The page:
NOW, I MUST GO
Flowers, wreaths and incense candles were employed to defeat the reek of death. And they seemed to serve their purpose well by masking the nauseating stench of formaldehyde and muffling the ominous smell of blood. All faces suggested gloom and despair save for the two bodies that lay beside the lamp: two serene looking faces draped in white sheets, their eyes closed, lying motionless amid a bunch of wreaths and flowers.
The mourners who had gathered to pay respect to the late Mr and Mrs Dutta stood with questioning faces wondering as to why the lovely couple did such a terrible thing.
“Did they find a note?” asked one among them.
“The cops are still looking for it,” said another.
“But how could Mr. Dutta do such a terrible thing?” exclaimed the third one. “I spoke to him last evening and he sounded very happy. He told to me that he had found a way to solve all his problems. And I was under the impression that he had won the land which was under litigation and could alas sell it and clear all his debts. But little did I know that this was the kind of solution he was implying to. “
“Mr. Dutta was a man of honor. He wouldn’t dare to do such a thing! And I don’t think that this is a suicide.” opined another.
“Honor: that was the only thing poor Mr. Dutta was left with. He had lost his job, went bankrupt and his house was kept mortgage. And to make matters worse, he confided in me that his daughter was secretly loving someone and planning to elope with him. Perhaps death was the only way he could save himself from the dishonor.”
“I have heard that Mr. Dutta had two daughters. What happened to the elder one?”
“She was killed in an accident a couple of years ago.”
“It would have been so hard on poor Mr. Dutta!”
I looked around and our eyes met. A knot was formed in my stomach as she stared at me. My heart leapt out for her. She was squatted on the floor, with her back leaning against the wall. Happiness was washed away from her and was replaced with a sense of paranoia. Intense angelic eyes that pierced through the hearts of the boys in the neighborhood were puffy with shades of dark around them. Her soft hair was disheveled. Her round face was pale and her cheeks were stained with the trails of tears that ran down all night long. Her shapely frame had become gauntly. The mourners did not seem to care about a girl who had lost both her parents. They were busy talking among themselves, none wanted to console her. Perhaps, they disregarded the girl who had not stayed loyal to her parents. She smiled at me, and I reassured her that everything was going to be alright. After all, she is my sweet heart.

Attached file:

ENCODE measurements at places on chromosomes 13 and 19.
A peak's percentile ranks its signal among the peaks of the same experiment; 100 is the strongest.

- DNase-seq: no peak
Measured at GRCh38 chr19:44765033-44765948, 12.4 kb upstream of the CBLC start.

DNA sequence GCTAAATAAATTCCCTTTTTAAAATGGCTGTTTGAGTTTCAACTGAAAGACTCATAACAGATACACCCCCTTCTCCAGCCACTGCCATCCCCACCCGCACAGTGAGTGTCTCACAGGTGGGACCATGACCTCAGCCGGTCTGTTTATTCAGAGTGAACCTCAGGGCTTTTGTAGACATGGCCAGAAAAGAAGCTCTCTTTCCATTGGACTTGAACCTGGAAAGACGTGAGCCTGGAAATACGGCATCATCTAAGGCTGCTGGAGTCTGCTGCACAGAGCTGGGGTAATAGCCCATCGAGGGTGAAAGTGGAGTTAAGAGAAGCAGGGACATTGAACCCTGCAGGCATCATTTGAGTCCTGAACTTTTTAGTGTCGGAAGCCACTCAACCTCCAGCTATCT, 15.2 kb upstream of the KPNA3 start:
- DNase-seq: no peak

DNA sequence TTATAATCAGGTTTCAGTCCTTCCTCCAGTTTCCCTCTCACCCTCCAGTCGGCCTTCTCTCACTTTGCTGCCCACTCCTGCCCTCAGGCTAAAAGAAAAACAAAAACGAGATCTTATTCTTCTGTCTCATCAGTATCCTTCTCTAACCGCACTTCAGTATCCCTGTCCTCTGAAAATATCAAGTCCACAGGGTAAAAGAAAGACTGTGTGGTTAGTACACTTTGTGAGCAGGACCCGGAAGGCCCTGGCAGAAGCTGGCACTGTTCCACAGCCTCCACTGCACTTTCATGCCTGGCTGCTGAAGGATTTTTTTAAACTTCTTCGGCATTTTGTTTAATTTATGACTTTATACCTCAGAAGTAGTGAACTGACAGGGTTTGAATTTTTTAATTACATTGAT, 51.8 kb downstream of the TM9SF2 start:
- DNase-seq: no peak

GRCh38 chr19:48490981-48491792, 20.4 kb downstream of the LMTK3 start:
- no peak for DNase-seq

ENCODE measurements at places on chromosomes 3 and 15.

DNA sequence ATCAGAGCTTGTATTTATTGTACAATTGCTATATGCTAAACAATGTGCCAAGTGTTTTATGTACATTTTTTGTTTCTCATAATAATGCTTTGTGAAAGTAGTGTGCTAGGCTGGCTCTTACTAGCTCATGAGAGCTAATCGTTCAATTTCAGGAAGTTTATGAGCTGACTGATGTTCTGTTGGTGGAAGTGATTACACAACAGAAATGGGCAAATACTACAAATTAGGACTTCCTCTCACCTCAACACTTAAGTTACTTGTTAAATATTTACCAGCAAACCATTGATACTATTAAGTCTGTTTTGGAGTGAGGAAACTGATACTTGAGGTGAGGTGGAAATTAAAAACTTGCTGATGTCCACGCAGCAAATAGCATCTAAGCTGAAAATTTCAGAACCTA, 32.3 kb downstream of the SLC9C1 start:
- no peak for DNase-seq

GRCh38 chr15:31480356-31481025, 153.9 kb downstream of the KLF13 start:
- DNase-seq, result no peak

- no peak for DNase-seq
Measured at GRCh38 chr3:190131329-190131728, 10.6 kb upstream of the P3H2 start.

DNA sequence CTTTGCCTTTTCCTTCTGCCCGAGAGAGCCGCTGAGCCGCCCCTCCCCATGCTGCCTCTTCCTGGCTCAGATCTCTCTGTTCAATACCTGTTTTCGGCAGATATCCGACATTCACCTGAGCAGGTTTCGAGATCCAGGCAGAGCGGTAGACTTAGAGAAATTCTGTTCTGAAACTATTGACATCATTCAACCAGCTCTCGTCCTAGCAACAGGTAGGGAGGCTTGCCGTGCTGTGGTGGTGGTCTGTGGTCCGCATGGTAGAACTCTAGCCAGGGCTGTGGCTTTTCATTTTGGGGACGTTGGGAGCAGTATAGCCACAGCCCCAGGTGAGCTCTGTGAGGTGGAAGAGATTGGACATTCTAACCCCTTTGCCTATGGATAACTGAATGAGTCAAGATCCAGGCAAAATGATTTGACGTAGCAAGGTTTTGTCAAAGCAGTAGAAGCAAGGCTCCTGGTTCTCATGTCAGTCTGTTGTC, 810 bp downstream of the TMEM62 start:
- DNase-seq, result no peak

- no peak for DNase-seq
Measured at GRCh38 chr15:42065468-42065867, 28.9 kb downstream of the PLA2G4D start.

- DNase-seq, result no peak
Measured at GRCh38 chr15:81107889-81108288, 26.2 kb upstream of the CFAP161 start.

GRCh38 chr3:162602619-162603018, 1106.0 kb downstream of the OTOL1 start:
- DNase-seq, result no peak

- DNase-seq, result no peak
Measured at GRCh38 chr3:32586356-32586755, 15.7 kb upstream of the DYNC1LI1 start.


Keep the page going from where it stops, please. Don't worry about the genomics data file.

She walked towards me with her arms outstretched. And on her slender palm sat a small bottle of opium.
“I did as you told me,” she said. “But I added a few drops extra,” she giggled.
“This is not what I asked you to do!” I screamed, later gathered myself together to save myself from the stares of the mourners. “I asked you to put them to sleep… not…”
“KILL THEM?” she exclaimed. I was only glad that no one heard her. I put my head down in exasperation. She held me by my chin and looked into my eyes. “Darling, they only got what they deserve. If I hadn’t done this I would have met the same fate as my elder sister. All she did was fall in love. She pleaded them to accept their relationship, but they just didn’t. They were too stubborn. And so my sister eloped along with her lover. But my dad and his brothers hunted them down, beat my poor sister to pulp and killed her lover right before her eyes. The horrific sight of her lover dying before her made her paranoid. And, unable to curb the depression, she ended her life, leaving behind nothing but the truth written on a piece of paper. The police found her suicide note and issued a warrant against Dad. And to silence the cops, lawyers, judges, politicians and the press he had to pay heavy sums as bribe. Unable to bear the expenses, my Dad exhausted all his savings and had to give this house as mortgage. I thought he would change. He ruined the entire family and I thought he had learnt from his faults. But he hadn’t. That old satan! When I told him that I am in love with you and I wanted to marry you, he just wouldn’t agree. He threatened to kill us too. And I don’t want to die. If we run away, he will come searching for us to the ends of the world and he will kill us, just like he killed her! I don’t want that to happen. And so I killed them. I just did what was necessary for our love and for our dreams true.” She stared into my eyes. I saw a glitter, not of love but of paranoia. “I love you,” she said. “Come, it is not too late. Let us go far away from this wretched world. Just you and me. And all our dreams. Nothing else.”